I experience the dark. When I’m there, I know that’s where I need to be for a period of time until I’m done with the darkness. IF it’s something I share, and that’s a big if, I need people to acknowledge how crappy the present moment is and that they also feel bad about what’s happening. I do not need to hear Pollyanna BS. Sometimes I need an objective viewpoint, but objectivity isn’t necessarily overly positive.
I have seen comments lately from a few who live at Our Lady of the Perpetually Positive on social media when someone else in the cancer community is in the dark. It isn’t helpful to respond with some never give up mantra when someone is in deep despair about the latest development with cancer when things aren’t going well. A treatment isn’t working. There aren’t options to try. Someone is experiencing physical pain. It is torture to read such news.
People need space held for them in this scary unfolding.
I recently read one such toxic positive comment as a response to another’s bad news. The advice given was to be happy and positive. It’s worth noting the responder is a long time breast cancer survivor and doesn’t have metastatic breast cancer. Does that matter? I’m not sure. There still can be pain and permanent issues as a survivor. I can’t think of a fair comparison. I have a dear friend who is a two-time survivor of breast cancer. I know I can talk to her about things and she listens and responds sensitively. She would never tell me to be happy and positive when something has me devastated.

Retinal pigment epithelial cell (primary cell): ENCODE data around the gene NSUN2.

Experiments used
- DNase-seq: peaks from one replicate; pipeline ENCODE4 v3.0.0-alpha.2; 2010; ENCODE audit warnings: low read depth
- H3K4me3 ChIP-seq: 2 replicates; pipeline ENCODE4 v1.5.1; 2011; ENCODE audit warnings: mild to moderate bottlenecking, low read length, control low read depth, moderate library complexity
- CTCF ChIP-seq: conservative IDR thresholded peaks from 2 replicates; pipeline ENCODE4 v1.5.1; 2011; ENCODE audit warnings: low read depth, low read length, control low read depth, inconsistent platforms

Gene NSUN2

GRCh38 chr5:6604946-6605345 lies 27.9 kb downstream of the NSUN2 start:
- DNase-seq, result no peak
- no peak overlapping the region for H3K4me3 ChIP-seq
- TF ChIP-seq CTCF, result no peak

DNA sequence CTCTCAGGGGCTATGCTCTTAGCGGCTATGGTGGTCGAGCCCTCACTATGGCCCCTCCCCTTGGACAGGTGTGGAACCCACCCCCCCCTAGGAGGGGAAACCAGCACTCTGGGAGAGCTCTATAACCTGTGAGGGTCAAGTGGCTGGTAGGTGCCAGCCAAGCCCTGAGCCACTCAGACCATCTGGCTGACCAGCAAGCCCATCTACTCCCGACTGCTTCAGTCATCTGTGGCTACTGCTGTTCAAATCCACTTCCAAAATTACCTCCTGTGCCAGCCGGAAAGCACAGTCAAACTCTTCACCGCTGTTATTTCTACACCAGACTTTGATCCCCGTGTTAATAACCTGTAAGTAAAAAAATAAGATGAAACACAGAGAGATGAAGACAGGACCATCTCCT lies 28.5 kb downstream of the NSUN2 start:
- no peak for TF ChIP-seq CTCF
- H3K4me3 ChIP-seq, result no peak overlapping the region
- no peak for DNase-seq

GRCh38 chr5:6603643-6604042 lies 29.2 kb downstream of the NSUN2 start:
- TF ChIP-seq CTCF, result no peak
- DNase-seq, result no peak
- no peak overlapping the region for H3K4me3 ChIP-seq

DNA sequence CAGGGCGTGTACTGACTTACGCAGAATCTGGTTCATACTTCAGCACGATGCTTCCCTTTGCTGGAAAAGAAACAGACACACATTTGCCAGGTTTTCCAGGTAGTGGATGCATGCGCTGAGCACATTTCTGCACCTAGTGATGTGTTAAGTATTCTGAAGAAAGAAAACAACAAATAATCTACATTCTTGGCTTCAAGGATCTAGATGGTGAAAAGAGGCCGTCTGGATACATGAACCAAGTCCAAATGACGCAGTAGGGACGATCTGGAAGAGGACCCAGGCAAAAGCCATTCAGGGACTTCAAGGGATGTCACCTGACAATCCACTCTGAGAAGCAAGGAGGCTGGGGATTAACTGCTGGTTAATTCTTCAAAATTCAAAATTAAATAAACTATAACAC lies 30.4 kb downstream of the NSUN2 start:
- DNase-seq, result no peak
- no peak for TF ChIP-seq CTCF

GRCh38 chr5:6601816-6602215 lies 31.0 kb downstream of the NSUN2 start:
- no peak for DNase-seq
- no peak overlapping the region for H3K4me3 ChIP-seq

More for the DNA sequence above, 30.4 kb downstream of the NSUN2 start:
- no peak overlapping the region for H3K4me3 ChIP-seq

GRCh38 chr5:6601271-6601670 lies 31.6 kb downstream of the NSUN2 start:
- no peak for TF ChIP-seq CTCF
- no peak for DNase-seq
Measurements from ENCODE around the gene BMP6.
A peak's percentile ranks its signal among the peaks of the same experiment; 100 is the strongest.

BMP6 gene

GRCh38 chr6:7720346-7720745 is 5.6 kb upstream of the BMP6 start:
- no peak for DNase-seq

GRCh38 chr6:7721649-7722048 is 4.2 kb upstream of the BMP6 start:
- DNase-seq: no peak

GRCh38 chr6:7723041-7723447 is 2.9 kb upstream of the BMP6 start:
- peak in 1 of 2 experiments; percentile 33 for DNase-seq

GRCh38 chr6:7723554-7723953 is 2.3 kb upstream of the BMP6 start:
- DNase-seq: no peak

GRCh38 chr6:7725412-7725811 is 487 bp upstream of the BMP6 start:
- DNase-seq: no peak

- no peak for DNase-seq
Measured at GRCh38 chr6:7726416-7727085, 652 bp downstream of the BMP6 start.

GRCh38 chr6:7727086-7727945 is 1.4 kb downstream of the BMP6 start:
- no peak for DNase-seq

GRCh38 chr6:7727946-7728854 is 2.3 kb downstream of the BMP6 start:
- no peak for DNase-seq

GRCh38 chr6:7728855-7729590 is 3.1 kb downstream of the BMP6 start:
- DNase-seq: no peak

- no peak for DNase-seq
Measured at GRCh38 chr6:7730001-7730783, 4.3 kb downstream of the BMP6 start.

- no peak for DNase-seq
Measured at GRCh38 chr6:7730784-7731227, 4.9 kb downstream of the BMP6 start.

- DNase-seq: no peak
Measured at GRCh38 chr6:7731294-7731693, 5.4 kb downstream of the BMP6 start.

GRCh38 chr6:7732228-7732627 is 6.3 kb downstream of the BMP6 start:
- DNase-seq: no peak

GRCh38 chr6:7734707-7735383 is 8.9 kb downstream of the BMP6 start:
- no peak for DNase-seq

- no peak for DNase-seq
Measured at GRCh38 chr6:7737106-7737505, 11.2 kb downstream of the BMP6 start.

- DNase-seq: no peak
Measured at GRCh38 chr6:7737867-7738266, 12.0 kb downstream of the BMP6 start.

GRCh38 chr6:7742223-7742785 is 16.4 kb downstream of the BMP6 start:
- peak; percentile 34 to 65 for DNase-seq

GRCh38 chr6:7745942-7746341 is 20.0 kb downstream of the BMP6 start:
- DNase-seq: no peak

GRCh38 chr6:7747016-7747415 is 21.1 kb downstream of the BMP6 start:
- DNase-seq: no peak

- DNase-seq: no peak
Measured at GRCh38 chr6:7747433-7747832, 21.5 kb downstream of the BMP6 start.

Perhaps it’s also worth noting this kind of “be happy” response is this person’s go to reply from other comments she’s made. She means well. I have no reason to believe otherwise. Yet, it’s repetitive. It rubs me the wrong way, so much so that I’m writing about it. One of us is missing something in translation. It very possibly could be me.
And yes, I am well aware that I can’t control how another person responds to something. I am used to people not responding the way I think they should in life. I can only control my reaction. There are plenty of opportunities in my life to practice how I react. This is one such opportunity.